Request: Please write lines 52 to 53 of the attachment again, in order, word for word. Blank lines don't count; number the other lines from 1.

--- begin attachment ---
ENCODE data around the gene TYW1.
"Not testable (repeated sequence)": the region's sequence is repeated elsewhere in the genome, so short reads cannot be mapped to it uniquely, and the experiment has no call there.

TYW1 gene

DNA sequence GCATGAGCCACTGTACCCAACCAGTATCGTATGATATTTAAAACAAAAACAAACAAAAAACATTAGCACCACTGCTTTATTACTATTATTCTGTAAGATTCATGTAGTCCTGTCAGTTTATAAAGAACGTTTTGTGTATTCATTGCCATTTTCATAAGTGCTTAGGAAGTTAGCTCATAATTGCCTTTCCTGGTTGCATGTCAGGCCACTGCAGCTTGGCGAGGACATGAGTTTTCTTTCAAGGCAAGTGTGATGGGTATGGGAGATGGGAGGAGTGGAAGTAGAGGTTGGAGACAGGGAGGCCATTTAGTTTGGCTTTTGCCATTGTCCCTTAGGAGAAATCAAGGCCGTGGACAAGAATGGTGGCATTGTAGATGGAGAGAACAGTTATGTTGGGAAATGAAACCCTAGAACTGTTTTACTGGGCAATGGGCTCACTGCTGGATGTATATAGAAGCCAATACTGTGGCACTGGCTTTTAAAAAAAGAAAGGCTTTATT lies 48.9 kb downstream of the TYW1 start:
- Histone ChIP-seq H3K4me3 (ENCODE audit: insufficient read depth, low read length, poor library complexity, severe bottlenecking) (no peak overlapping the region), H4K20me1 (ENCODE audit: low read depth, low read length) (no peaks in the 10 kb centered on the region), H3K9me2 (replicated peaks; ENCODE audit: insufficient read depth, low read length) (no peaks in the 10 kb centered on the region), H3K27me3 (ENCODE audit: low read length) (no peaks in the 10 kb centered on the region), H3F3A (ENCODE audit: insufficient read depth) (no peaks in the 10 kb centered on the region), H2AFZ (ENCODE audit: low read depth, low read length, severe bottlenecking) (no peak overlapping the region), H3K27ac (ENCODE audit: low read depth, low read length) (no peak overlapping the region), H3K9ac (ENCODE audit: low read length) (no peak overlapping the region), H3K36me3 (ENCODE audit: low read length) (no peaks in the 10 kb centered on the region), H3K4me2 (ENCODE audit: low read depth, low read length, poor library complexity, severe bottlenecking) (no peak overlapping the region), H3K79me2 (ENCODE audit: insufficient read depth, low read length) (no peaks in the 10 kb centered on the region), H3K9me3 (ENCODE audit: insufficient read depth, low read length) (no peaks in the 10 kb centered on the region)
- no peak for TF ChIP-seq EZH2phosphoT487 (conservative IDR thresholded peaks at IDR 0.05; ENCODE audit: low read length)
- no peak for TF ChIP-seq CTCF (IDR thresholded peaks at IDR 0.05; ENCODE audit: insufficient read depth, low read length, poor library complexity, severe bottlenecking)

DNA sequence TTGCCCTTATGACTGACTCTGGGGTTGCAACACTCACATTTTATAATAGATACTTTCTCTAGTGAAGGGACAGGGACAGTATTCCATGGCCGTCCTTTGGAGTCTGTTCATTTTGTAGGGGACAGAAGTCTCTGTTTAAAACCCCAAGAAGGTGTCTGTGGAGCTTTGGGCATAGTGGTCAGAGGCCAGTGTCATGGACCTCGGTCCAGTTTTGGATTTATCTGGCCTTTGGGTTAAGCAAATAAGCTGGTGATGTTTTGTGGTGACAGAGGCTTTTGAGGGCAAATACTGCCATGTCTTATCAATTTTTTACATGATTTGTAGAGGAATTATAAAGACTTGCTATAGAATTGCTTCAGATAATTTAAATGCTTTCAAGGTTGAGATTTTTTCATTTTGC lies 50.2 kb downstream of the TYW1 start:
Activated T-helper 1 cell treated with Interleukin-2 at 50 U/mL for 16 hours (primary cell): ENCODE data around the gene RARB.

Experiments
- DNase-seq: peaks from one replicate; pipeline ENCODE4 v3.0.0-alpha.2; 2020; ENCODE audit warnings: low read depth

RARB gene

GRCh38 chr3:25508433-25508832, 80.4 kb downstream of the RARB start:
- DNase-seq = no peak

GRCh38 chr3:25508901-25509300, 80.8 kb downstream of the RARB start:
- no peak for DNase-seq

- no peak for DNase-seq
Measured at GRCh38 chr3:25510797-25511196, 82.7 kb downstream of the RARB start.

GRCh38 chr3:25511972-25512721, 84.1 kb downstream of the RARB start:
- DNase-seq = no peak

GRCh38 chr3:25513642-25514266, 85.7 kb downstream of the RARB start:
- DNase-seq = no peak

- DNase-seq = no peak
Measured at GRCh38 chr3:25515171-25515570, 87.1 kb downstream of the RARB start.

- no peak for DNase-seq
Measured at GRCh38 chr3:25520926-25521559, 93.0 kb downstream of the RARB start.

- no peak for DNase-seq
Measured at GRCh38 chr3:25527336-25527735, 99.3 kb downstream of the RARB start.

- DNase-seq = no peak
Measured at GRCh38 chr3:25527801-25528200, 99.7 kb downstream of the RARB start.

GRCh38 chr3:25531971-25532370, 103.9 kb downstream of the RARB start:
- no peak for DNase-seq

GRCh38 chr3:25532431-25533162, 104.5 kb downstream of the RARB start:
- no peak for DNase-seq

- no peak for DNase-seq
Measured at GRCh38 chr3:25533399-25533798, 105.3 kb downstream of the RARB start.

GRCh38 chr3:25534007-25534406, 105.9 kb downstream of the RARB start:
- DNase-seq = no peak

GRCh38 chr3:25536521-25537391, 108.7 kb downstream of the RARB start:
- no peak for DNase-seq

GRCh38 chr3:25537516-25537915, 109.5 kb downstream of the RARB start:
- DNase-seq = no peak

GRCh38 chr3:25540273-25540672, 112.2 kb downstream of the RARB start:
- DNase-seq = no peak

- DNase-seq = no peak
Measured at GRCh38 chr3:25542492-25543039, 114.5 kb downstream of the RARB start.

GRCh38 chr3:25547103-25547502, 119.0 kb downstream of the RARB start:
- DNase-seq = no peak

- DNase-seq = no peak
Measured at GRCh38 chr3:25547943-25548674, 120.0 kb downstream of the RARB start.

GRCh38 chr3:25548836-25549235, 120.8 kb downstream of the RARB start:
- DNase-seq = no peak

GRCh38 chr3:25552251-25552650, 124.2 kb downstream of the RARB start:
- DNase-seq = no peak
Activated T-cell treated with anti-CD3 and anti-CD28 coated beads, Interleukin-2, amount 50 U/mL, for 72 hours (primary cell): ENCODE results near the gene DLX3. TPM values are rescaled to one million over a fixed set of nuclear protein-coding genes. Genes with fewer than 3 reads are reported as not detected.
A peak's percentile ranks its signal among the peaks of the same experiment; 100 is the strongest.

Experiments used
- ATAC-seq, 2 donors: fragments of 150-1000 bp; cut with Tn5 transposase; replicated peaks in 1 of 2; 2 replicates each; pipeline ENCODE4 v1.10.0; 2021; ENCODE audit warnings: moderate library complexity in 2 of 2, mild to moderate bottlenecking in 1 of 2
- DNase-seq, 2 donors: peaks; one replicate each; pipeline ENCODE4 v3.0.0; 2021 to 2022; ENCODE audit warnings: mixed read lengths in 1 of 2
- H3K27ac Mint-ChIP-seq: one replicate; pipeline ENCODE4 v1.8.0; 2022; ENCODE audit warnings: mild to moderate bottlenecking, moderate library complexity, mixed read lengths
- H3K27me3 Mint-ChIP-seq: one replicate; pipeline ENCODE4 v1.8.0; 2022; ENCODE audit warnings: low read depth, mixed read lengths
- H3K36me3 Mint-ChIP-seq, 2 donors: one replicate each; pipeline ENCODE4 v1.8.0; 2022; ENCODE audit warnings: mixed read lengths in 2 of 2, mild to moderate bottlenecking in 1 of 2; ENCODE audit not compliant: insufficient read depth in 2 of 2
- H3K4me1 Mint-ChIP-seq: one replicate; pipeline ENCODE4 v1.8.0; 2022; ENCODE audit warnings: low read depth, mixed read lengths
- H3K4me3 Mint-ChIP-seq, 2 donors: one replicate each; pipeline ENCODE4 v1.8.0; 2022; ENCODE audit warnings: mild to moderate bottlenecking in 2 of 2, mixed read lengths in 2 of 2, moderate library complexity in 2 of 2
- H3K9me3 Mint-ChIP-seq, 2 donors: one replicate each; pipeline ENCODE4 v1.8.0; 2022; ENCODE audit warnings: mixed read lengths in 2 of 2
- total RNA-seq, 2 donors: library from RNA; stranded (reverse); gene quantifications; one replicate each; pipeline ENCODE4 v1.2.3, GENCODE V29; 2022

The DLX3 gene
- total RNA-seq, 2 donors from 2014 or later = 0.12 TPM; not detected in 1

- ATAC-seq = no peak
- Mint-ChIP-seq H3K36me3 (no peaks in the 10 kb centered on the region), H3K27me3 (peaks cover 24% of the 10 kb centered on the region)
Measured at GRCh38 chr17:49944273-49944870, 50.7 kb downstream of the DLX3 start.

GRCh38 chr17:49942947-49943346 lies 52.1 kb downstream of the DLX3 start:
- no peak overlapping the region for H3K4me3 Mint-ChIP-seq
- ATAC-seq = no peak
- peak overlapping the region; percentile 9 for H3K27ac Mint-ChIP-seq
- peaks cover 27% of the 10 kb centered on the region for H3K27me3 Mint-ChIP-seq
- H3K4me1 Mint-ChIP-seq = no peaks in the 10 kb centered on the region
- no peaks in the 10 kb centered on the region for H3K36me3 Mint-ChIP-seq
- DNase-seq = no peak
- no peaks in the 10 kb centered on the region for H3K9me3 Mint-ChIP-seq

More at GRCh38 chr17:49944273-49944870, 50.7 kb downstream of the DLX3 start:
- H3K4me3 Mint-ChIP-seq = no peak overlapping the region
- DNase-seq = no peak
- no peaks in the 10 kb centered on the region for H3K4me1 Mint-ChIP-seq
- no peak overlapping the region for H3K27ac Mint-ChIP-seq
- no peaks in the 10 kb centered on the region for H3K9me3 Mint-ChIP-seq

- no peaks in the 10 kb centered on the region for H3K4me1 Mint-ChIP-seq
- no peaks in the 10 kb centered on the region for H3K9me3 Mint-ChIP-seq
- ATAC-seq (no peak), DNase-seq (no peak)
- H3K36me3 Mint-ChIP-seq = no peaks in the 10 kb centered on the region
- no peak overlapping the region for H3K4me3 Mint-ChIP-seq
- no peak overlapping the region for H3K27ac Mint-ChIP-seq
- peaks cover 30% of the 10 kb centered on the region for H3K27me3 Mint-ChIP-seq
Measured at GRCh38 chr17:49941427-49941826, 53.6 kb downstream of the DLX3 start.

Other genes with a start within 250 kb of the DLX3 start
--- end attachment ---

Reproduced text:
- DNase-seq = no peak

GRCh38 chr3:25552251-25552650, 124.2 kb downstream of the RARB start: